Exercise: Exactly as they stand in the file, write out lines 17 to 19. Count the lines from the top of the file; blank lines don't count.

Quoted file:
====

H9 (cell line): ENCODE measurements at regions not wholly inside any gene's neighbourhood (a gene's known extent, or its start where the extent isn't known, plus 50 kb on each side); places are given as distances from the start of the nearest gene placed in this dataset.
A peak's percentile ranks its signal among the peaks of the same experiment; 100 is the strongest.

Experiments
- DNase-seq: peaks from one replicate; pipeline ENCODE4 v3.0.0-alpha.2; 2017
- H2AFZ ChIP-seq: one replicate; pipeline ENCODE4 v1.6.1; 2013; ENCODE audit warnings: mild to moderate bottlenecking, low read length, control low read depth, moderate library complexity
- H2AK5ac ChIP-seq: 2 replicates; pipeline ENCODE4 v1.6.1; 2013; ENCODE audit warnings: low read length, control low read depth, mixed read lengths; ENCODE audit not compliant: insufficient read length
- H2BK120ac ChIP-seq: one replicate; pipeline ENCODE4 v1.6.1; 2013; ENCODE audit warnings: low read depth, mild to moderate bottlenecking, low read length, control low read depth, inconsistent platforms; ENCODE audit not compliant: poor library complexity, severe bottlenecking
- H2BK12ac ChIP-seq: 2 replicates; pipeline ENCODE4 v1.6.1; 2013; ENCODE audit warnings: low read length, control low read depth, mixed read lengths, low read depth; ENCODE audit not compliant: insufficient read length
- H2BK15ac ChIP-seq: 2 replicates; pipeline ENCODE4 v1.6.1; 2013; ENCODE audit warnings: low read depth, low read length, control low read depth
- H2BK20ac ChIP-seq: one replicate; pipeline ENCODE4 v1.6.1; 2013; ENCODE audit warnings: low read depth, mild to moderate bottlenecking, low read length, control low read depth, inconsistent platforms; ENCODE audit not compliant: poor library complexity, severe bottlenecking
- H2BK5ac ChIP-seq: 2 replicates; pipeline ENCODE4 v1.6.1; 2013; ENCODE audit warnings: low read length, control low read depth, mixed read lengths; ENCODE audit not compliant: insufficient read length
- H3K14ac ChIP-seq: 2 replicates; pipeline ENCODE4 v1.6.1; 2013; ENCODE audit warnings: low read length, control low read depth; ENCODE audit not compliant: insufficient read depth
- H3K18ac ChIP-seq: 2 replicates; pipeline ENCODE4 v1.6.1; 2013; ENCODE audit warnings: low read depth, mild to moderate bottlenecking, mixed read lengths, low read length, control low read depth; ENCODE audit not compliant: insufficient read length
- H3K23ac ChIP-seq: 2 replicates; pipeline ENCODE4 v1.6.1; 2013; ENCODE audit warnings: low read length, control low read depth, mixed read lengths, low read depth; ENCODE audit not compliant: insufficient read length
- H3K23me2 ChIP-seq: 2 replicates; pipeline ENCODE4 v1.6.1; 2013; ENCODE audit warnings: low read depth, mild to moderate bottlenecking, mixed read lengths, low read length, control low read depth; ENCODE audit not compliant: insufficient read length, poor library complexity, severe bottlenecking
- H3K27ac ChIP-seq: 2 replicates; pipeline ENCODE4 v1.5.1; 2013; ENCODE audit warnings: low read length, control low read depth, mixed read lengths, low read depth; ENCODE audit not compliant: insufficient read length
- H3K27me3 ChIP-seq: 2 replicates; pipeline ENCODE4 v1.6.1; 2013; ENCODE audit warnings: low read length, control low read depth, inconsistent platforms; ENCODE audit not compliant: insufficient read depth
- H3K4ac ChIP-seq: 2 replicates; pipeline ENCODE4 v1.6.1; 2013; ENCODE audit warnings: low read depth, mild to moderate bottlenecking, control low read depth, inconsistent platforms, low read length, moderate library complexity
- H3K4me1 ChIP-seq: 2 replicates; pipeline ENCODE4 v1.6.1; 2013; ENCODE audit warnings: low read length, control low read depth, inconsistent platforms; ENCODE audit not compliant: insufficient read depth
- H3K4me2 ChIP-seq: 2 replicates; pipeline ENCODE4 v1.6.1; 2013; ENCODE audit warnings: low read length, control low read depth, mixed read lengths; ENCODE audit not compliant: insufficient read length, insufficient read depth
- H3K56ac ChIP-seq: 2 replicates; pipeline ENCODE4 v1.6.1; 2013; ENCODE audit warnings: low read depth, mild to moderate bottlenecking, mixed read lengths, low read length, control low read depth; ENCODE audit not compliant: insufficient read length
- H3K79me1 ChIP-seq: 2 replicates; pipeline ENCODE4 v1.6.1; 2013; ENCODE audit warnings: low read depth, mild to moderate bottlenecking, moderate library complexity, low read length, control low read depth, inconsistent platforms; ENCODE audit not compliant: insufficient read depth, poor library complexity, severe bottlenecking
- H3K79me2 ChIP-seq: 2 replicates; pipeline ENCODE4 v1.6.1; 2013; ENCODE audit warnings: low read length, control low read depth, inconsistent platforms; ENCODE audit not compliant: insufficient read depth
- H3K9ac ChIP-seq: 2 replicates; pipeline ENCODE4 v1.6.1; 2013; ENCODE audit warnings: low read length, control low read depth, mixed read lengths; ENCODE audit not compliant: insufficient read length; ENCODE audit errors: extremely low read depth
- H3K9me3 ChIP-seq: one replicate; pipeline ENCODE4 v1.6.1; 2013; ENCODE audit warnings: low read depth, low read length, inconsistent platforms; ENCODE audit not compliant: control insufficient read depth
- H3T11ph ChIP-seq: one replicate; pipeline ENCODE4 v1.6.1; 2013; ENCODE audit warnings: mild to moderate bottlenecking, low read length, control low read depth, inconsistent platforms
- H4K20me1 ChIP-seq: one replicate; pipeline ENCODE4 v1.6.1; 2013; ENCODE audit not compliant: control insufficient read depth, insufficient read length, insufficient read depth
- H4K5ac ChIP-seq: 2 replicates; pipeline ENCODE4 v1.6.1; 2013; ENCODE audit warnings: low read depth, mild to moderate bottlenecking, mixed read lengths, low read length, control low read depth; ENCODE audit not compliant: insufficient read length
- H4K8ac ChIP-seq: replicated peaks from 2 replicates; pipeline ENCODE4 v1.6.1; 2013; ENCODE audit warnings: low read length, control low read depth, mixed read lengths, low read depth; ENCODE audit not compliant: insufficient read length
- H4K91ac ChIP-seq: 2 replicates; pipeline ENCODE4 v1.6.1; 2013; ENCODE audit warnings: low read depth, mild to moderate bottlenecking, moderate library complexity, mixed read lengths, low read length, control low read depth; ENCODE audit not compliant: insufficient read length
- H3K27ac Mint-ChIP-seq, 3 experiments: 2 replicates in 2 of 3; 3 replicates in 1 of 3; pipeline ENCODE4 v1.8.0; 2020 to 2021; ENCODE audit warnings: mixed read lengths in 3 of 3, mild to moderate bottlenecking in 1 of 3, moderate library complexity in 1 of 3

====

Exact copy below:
- H3K27me3 ChIP-seq: 2 replicates; pipeline ENCODE4 v1.6.1; 2013; ENCODE audit warnings: low read length, control low read depth, inconsistent platforms; ENCODE audit not compliant: insufficient read depth
- H3K4ac ChIP-seq: 2 replicates; pipeline ENCODE4 v1.6.1; 2013; ENCODE audit warnings: low read depth, mild to moderate bottlenecking, control low read depth, inconsistent platforms, low read length, moderate library complexity
- H3K4me1 ChIP-seq: 2 replicates; pipeline ENCODE4 v1.6.1; 2013; ENCODE audit warnings: low read length, control low read depth, inconsistent platforms; ENCODE audit not compliant: insufficient read depth